What is bacterial vaginosis?
• Bacterial vaginosis (sometimes called BV) is a bacterial infection that occurs when there is an imbalance of the normal bacteria in the vagina*.
• Bacterial vaginosis can cause bothersome symptoms, but in most cases it is not harmful to your health and it’s not contagious.
How do you get bacterial vaginosis?
• Although BV is more common in people who have sex, it is not a sexually transmitted infection (STI). If you do not have a vagina, you cannot get BV.
• Factors that can increase your risk of getting BV include douching, taking antibiotics, hormonal changes, smoking cigarettes, menstruation (your period), foreign bodies such as tampons, diaphragms, sponges, menstrual cups, IUDs and sexual fluids (semen/cum, vaginal fluid) from a new partner.
How do you know if you have bacterial vaginosis?
• Discharge from your vagina that is thin, white or grey.
• Discharge from your vagina that has an odour that is unusual for you. It can sometimes have a fish-like smell, especially after vaginal sex.
• You may have itching or burning around or inside your vagina.
• You may experience burning when you urinate (pee) or when you have vaginal sex.
• Many people do not have any symptoms.
How can you get tested for bacterial vaginosis?
• A clinician may be able to tell by looking at the discharge from your vagina, however, they will most likely take a swab from your vagina.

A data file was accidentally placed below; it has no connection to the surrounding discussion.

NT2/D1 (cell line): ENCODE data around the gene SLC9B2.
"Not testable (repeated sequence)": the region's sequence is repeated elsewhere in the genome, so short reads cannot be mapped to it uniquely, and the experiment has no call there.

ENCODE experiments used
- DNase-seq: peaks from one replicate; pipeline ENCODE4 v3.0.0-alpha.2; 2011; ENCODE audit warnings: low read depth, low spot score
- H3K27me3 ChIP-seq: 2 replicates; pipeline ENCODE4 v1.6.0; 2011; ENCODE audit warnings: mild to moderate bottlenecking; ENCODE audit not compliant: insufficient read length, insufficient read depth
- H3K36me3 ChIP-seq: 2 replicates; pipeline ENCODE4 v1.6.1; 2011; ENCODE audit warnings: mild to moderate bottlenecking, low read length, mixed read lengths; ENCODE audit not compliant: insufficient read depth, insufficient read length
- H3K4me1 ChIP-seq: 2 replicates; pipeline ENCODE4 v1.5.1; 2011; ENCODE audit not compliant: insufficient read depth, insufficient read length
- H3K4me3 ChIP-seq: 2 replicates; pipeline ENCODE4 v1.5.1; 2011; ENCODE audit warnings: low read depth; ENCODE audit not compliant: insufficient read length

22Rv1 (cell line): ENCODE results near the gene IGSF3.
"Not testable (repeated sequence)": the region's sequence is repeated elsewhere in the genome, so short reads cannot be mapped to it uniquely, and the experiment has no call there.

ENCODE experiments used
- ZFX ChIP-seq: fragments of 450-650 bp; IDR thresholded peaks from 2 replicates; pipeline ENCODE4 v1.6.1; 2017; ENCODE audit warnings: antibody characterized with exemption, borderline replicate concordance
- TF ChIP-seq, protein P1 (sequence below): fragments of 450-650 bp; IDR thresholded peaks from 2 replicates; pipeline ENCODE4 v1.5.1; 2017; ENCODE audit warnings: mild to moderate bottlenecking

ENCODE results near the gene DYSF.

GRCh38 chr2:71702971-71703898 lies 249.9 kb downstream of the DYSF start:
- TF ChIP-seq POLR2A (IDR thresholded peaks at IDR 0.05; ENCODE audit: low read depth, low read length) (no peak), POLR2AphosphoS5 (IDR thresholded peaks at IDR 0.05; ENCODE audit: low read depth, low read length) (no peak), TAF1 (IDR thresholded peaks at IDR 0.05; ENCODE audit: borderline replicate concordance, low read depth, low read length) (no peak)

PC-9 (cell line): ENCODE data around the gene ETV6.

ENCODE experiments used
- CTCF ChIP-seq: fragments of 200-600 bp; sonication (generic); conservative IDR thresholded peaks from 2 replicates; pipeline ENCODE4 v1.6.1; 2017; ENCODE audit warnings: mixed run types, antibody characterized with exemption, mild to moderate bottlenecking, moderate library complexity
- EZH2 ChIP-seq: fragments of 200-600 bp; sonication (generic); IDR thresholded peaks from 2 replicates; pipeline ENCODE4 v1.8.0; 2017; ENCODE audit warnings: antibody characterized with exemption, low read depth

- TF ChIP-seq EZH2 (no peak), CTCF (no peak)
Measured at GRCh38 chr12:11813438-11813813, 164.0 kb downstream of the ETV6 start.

• Because the symptoms of BV can be similar to other infections, it is important to get tested to ensure you get the correct treatment for the infection you have.
*We know that these aren’t the words everyone uses for their bodies (eg. trans folks), and support you using the language that feels best for you.
What if you test positive for bacterial vaginosis?
• You don’t have to get treated for BV. It will often go away on its own. However, if your symptoms are bothering you, you may want to get treated.
• Your clinician will provide treatment if you are pregnant, if you use an IUD for birth control, or if you are having gynecological surgery such as abortion.
• Research has shown that having BV can increase your risk of getting HIV if you have unprotected vaginal sex with someone who has HIV.
• You can be treated with prescription antibiotics such as flagyl or clindamycin. The infection can be treated by taking a medication by mouth, or by inserting a medicated gel into the vagina.
o Avoid drinking alcohol for 24 hours before starting these medications and for another 48 hours after finishing it to avoid nausea and vomitting.
• If your sexual partner(s) has a vagina, talk with your clinician and partner about them getting tested.
• If you feel better, you do not need a follow-up test.
How can you lower your risk of getting bacterial vaginosis?
• Some people keep getting BV while others may never get it. If you keep getting BV, try some of the following tips:
o If your sexual partner(s) has a penis*, try using condoms for vaginal sex.
o Do not use pads, tampons, or bath products that are perfumed or coloured.
o Wear unbleached, cotton underwear during the day. It’s better not to wear underwear when you sleep.
o Avoid tight fitting pants, tights or nylons.
o Do not douche or use feminine hygiene sprays, wipes or soaps. Your vagina cleans itself.
o Change out of your wet bathing suit or sweaty exercise clothes as soon as possible.
• Using probiotics (good bacteria) either orally or vaginally can help prevent BV. Probiotics can also be helpful when you are taking antibiotics. Talk to your clinician or visit a health food store for more information.Download